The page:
Perinatal asphyxia (also known as neonatal asphyxia or birth asphyxia) is the medical condition resulting from deprivation of oxygen to a newborn infant that lasts long enough during the birth process to cause physical harm, usually to the brain. It is also the inability to establish and sustain adequate or spontaneous respiration upon delivery of the newborn. It remains a serious condition which causes significant mortality and morbidity. It is an emergency condition and requires adequate and quick resuscitation measures.
Perinatal asphyxia is also an oxygen deficit from the 28th week of gestation to the first seven days following delivery. It is also an insult to the fetus or newborn due to lack of oxygen or lack of perfusion to various organs and may be associated with a lack of ventilation.
In accordance with WHO, perinatal asphyxia is characterised by- Profound metabolic acidosis, with a PH <7.20 on umbilical cord arterial blood sample, Persistence of an APGAR score of 3 at the 5th minute, Clinical neurologic sequelae in the immediate neonatal period, Evidence of multiorgan system dysfunction in the immediate neonatal period.
Hypoxic damage can occur to most of the infant's organs (heart, lungs, liver, gut, kidneys), but brain damage is of most concern and perhaps the least likely to quickly or completely heal. In more pronounced cases, an infant will survive, but with damage to the brain manifested as either mental, such as developmental delay or intellectual disability, or physical, such as spasticity.
It results most commonly from antepartum causes like a drop in maternal blood pressure or some other substantial interference with blood flow to the infant's brain during delivery. This can occur due to inadequate circulation or perfusion, impaired respiratory effort, or inadequate ventilation. Perinatal asphyxia happens in 2 to 10 per 1000 newborns that are born at term, and more for those that are born prematurely. WHO estimates that 4 million neonatal deaths occur yearly due to birth asphyxia, representing 38% of deaths of children under 5 years of age.
Perinatal asphyxia can be the cause of hypoxic ischemic encephalopathy or intraventricular hemorrhage, especially in preterm births. An infant suffering severe perinatal asphyxia usually has poor color (cyanosis), perfusion, responsiveness, muscle tone, and respiratory effort, as reflected in a low 5 minute Apgar score. Extreme degrees of asphyxia can cause cardiac arrest and death. If resuscitation is successful, the infant is usually transferred to a neonatal intensive care unit.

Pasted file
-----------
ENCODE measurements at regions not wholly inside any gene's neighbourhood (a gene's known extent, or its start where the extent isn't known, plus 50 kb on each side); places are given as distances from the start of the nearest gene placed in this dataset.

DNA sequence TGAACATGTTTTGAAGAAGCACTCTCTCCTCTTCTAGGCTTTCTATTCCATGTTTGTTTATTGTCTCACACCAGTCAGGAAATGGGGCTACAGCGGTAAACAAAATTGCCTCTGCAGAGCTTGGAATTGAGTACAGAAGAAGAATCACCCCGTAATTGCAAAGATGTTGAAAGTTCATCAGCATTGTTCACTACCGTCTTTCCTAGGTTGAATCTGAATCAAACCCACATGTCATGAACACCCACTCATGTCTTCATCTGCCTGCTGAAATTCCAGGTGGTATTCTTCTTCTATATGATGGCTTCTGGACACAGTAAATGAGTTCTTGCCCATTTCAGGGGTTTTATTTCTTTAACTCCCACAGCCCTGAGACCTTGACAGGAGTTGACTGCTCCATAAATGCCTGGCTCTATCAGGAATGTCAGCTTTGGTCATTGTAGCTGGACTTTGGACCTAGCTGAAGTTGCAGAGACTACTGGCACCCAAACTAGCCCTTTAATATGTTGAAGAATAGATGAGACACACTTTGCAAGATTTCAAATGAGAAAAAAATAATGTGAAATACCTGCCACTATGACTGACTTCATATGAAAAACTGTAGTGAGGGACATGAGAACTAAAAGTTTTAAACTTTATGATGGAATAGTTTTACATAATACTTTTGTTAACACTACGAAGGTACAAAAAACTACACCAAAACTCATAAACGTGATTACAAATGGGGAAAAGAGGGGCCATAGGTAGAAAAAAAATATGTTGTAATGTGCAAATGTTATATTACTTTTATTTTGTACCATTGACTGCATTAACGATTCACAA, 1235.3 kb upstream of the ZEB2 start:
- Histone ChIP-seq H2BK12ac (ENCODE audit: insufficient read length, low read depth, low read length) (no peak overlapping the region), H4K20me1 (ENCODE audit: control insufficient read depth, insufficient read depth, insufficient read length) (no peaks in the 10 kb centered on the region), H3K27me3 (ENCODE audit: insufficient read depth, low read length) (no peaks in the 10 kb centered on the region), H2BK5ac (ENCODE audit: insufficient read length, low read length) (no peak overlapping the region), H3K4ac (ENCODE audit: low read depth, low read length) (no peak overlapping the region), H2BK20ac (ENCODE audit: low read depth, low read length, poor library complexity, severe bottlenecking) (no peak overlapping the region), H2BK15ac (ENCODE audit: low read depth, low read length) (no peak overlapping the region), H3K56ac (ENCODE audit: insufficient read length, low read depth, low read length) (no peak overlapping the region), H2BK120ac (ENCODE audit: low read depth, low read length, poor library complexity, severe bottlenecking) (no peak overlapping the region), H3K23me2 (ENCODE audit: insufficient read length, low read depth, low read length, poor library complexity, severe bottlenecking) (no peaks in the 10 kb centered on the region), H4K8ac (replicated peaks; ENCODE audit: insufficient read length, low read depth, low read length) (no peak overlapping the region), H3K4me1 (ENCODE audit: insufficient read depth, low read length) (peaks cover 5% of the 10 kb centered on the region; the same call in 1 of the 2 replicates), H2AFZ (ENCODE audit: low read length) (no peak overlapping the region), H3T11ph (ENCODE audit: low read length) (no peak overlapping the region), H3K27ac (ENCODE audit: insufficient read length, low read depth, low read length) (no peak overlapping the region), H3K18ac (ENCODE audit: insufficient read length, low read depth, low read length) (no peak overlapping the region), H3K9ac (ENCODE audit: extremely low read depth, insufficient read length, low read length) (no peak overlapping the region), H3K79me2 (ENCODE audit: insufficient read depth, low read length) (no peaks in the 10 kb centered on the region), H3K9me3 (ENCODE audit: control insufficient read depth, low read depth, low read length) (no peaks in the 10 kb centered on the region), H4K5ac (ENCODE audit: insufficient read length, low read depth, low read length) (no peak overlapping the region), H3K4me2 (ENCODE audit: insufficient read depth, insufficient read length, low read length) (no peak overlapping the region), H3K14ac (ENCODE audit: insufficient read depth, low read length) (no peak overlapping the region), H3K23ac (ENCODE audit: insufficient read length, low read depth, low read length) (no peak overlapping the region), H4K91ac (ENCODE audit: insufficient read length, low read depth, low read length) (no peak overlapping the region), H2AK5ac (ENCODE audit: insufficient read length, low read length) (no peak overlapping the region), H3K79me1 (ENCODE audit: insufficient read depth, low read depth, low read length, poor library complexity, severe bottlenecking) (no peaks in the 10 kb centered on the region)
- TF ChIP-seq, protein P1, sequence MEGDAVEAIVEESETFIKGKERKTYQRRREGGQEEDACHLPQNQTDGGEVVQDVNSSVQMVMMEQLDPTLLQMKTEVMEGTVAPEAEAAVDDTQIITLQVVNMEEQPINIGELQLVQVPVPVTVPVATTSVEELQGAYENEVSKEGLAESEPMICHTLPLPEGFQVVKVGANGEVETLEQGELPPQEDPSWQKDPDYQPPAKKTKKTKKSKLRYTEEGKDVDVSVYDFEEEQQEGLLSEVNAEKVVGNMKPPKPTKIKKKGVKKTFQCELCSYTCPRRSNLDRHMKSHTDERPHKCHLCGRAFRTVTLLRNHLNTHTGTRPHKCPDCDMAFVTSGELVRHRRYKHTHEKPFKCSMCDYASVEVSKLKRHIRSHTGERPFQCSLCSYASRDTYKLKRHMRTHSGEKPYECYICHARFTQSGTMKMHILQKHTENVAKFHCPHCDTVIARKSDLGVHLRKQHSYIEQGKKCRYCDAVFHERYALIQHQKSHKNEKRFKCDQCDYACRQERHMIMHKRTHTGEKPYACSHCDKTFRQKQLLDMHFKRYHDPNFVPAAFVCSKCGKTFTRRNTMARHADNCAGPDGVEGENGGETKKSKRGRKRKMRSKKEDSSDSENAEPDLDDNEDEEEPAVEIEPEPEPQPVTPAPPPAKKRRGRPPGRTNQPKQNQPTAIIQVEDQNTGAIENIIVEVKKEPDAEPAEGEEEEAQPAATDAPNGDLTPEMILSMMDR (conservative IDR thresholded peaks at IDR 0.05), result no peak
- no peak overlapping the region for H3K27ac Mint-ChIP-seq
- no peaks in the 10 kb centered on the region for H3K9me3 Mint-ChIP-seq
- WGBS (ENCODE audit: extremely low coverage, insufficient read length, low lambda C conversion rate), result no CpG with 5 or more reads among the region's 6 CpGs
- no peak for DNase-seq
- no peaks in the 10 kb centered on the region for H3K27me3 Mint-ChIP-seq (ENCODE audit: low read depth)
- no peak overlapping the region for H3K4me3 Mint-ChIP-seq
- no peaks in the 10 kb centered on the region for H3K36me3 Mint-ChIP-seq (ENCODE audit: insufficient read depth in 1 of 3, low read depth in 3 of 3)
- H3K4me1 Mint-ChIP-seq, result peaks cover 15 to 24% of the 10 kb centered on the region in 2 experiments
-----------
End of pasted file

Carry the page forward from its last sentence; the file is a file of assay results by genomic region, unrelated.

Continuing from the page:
There has long been a scientific debate over whether newborn infants with asphyxia should be resuscitated with 100% oxygen or normal air. It has been demonstrated that high concentrations of oxygen lead to generation of oxygen free radicals, which have a role in reperfusion injury after asphyxia. Research by Ola Didrik Saugstad and others led to new international guidelines on newborn resuscitation in 2010, recommending the use of normal air instead of 100% oxygen.
Basically, understanding of the etiology of perinatal asphyxia provides the platform on which to build on its pathophysiology. The general principles guiding the causes and the pathophysiology of perinatal asphyxia are grouped into antepartum causes and intra partum causes. As these are the various points to which insults can occur to the foetus.
- Antepartum causes
- Inadequate oxygenation of maternal blood due to hypoventilation during anesthesia, heart diseases, pneumonia, respiratory failure
- Low maternal blood pressure due to hypotension e.g. compression of vena cava and aorta, excess anaesthesia.
- Premature separation of placenta
- Placental insufficiency
- Intra partum causes
- Inadequate relaxation of uterus due to excess oxytocin
- prolonged delivery
- Knotting of umbilical cord around the neck of infant
- Elderly or young mothers
- Prolonged rupture of membranes
- Meconium-stained fluid
- Multiple births
- Lack of antenatal care
- Low birth weight infants
- Augmentation of labour with oxytocin
- Antepartum hemorrhage
- Severe eclampsia and pre-eclampsia
- Antepartum and intrapartum anemia
- A= Establish open airway: Suctioning, if necessary endotracheal intubation
- B= Breathing: Through tactile stimulation, PPV, bag and mask, or through endotracheal tube
- C= Circulation: Through chest compressions and medications if needed
- D= Drugs: Adrenaline .01 of .1 solution
- Hypothermia treatment to reduce the extent of brain injury
- Epinephrine 1:10000 (0.1-0.3ml/kg) IV
- Saline solution for hypovolemia
There is current controversy regarding the medicolegal definitions and impacts of birth asphyxia. Plaintiff's attorneys often take the position that birth asphyxia is often preventable, and is often due to substandard care and human error. They have utilized some studies in their favor that have demonstrated that, "... although other potential causes exist, asphyxia and hypoxic-ihy affect a substantial number of babies, and they are preventable causes of cerebral palsy." The American Congress of Obstetricians and Gynecologists disputes that conditions such as cerebral palsy are usually attributable to preventable causes, instead associating them with circumstances arising prior to birth and delivery.
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